Smart Camera Based On Google Coral

As machine learning and artificial intelligence becomes more widespread, so do the number of platforms available for anyone looking to experiment with the technology. Much like the single board computer revolution of the last ten years, we’re currently seeing a similar revolution with the number of platforms available for machine learning. One of those is Google Coral, a set of hardware specifically designed to take advantage of this new technology. It’s missing support to work with certain hardware though, so [Ricardo] set out to get one working with a Raspberry Pi Zero with this smart camera build based around Google Coral.

The project uses a Google Coral Edge TPU with a USB accelerator as the basis for the machine learning. A complete image for the Pi Zero is available which sets most of the system up right away including headless operation and includes a host of machine learning software such as OpenCV and pytesseract. By pairing a camera to the Edge TPU and the Raspberry Pi, [Ricardo] demonstrates many of its machine learning capabilities with several example projects such as an automatic license plate detector and even a mode which can recognize whether or not a face mask is being worn, and even how correctly it is being worn.

For those who want to get into machine learning and artificial intelligence, this is a great introductory project since the cost to entry is so low using these pieces of hardware. All of the project code and examples are available on [Ricardo]’s GitHub page too. We could even imagine his license plate recognition software being used to augment this license plate reader which uses a much more powerful camera.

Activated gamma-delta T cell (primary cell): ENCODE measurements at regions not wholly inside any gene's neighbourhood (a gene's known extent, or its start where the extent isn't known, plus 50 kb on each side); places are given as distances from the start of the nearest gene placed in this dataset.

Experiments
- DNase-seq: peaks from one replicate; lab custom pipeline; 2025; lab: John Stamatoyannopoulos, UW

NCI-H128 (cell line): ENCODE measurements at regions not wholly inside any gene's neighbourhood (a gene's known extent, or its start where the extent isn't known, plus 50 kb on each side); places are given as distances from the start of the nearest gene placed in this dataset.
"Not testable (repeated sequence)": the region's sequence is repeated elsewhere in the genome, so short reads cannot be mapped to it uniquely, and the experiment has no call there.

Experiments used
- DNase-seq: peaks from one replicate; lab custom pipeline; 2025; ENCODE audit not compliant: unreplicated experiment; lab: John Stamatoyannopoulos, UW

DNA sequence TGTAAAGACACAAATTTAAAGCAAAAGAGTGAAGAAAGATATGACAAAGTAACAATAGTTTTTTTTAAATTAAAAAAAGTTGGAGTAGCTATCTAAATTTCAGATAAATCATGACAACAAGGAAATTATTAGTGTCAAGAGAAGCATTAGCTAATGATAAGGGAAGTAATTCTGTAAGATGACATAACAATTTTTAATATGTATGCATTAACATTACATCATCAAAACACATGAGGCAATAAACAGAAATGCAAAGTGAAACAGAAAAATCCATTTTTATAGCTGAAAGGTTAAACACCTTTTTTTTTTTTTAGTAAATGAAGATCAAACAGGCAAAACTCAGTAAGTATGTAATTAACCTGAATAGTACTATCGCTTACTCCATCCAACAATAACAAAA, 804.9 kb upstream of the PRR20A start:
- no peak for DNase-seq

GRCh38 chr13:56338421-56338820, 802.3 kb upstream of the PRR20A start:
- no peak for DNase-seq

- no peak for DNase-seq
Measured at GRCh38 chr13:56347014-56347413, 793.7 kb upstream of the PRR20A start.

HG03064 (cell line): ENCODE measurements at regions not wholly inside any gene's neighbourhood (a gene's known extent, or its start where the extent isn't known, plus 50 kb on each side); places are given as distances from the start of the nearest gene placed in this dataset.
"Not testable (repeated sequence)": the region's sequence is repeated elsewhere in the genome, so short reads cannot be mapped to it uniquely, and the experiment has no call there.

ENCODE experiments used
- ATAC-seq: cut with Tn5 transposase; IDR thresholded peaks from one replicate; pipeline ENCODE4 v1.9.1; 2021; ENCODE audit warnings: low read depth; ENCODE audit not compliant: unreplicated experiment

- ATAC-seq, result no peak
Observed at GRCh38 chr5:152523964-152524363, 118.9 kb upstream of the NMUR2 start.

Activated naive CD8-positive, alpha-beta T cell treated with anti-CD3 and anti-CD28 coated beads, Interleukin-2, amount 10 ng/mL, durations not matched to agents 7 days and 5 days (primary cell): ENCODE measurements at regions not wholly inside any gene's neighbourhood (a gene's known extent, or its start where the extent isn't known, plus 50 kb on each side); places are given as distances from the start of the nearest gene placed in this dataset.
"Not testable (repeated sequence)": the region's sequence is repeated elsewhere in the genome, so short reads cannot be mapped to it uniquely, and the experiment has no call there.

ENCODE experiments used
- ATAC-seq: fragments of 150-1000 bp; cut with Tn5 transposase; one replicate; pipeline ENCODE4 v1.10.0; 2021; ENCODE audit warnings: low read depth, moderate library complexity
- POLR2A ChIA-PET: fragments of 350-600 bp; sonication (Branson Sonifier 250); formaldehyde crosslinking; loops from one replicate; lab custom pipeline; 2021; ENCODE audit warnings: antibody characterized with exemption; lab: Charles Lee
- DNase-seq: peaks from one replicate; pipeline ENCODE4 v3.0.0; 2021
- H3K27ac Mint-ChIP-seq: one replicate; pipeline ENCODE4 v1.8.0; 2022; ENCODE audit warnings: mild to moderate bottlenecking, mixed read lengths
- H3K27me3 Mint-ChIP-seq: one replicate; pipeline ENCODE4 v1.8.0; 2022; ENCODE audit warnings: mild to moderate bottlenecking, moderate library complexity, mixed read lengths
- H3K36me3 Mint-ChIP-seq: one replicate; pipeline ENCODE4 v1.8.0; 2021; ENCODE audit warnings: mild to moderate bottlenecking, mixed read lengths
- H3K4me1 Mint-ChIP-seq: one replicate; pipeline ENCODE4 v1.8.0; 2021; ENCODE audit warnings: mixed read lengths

MIT’s Knitted Keyboard Is Quite A Flexible MIDI Controller

There are only so many ways to make noise on standard instruments such as acoustic pianos. Their rigidity and inputs just don’t allow for a super-wide range of expression. On the other hand, if you knit your interface together, the possibilities are nearly endless. MIT’s new and improved knitted keyboard is an instrument like none other — it responds to touch, pressure, and continuous proximity, meaning that you can play it like a keyboard, a theremin, and something that is somewhere in between the two. Because it’s a MIDI interface, it can ultimately sound like any instrument you’ve got available in software.